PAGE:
Jappy disrupts armed with his mastery of fashion. He knew fashion history, enabling him to read its trajectory. He has his ear to the ground, even as he curates elite selections. For instance, some of our recent animated conversations centered around the growing presence of K-Pop idols and Korean actresses in the branding of luxury fashion. He explained to me Korea’s manufacturing and style history, in tailoring, for instance—how generations of Koreans were reared wearing blazers as school uniforms. Good tailoring is ingrained in its style DNA.
Jappy has seen much of Philippine fashion and retail. From his college years to his designer and stylist years (not many know that, long before people turned fashion styling into a career, Jappy dabbled in styling, and pushed the envelope, for the Metro magazine we edited), to his entrepreneur years, he has seen the fashion industry go from manufacturing and export to mere consumption today.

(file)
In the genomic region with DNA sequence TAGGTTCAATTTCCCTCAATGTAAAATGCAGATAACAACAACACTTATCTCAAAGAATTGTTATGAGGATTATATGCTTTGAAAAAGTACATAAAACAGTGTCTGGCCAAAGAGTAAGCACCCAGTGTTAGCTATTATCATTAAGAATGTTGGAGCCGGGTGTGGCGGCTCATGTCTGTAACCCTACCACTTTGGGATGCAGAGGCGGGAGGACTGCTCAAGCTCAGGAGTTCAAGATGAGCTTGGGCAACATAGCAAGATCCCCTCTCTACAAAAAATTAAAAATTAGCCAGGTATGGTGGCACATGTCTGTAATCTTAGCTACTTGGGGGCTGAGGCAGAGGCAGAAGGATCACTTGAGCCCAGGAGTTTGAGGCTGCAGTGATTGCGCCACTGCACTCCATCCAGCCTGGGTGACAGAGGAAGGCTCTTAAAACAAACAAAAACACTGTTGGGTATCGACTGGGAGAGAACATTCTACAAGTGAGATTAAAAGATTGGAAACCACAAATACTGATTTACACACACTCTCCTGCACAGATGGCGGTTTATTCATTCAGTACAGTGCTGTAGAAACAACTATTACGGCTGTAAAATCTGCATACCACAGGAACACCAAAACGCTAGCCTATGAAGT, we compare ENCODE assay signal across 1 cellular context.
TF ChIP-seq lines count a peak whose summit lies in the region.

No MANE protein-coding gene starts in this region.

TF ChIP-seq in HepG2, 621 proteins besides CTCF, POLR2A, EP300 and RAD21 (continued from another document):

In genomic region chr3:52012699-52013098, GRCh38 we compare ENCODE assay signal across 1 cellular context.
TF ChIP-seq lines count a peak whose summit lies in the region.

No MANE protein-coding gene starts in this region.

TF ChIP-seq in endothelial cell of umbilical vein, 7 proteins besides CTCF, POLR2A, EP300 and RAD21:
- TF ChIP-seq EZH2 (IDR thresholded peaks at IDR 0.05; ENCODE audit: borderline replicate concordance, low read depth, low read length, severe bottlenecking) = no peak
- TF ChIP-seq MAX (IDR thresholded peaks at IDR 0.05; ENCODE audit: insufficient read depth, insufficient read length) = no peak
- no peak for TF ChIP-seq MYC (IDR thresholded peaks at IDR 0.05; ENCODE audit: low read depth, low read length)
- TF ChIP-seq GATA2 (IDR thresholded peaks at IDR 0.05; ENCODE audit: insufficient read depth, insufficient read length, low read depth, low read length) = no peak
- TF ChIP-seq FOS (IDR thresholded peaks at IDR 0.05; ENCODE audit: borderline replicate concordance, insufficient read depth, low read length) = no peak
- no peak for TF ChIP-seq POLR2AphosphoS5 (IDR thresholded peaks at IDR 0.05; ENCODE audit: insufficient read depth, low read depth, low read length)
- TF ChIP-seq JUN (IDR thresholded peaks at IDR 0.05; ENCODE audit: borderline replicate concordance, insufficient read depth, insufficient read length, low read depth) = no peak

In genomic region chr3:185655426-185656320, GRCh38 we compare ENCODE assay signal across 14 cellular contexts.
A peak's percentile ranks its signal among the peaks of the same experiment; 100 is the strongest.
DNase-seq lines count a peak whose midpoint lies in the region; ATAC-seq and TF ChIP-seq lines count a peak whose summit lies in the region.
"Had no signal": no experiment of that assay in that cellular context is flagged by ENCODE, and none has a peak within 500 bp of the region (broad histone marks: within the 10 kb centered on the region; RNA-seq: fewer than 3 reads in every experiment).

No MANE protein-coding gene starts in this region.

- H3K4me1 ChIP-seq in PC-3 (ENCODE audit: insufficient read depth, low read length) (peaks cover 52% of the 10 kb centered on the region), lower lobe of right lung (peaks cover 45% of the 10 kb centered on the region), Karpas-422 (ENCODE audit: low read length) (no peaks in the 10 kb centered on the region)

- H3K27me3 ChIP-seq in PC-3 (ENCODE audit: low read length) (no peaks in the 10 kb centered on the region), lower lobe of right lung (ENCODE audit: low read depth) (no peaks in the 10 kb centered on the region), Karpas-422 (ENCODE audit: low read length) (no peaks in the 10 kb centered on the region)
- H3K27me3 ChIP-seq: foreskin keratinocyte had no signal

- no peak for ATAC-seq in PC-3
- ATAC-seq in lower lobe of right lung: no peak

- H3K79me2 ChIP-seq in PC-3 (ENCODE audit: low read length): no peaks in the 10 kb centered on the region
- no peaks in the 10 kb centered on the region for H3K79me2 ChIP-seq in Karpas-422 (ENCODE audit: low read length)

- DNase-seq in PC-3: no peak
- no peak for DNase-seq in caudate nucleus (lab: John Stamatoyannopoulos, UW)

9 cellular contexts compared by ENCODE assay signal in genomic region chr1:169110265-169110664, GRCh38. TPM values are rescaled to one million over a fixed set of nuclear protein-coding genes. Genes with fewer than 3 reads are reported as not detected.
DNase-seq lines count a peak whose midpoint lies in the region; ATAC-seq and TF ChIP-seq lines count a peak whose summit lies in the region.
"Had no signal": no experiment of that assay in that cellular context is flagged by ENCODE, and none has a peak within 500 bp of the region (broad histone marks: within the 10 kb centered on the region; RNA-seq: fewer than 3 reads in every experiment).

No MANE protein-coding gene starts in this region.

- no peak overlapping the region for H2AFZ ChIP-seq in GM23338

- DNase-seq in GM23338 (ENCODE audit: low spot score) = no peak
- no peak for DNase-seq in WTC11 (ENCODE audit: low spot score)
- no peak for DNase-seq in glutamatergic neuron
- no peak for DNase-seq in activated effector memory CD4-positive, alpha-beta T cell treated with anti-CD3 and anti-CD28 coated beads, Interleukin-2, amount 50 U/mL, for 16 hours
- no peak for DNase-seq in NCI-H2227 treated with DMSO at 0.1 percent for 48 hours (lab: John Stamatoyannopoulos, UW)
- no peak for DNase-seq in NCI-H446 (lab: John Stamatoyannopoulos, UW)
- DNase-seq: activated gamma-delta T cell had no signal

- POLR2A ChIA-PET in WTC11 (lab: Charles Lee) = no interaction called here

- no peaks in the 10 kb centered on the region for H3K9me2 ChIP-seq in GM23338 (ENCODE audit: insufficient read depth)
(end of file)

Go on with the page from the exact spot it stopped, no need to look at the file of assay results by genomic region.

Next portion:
In this interview with TheDiarist.ph, Jappy shares a good deal:
You feel you’re in a good place now, career- and business-wise, for Univers?
I believe I’m at a stage where I’m re-calibrating our existence—moving ahead with the times and how I see us in the future. Bleak as the world is now, there’s always hope.
We’re looking at a time when hype has difficulty gaining adherence, and people looking for and wanting authenticity
How do you describe the Philippine luxury retail landscape in this pandemic? Do you note any change in the consumer behavior and taste?
Cautious is the way I describe it. Precarious to a point. A little self-indulgent at times. Definitely a change; we’re looking at a time when hype has difficulty gaining adherence, and people looking for and wanting authenticity. Authenticity on how a brand reflects a consumer’s own character.
Was there ever a time last year when the pandemic left you scared about your retail business? How were the first months of lockdown? What kind of pivot did you do?
More uncertain than scared. Hopeful in the end. I’ve been in retail for most of my adult life, and I’ve seen a lot of life-changing events take place. In the end, we still exist. There’s a lesson from the past I’ve learned: adapt or die. Or better, re-invent without changing your views.
It’s been a creative exercise in all aspects—including which direction we take towards a new retail landscape. Thankfully we were already going digital when options closed in for retail. So much of it was a matter of activation.
The stores represent what is normal and visiting the stores gives one a feeling of reassurance that life is here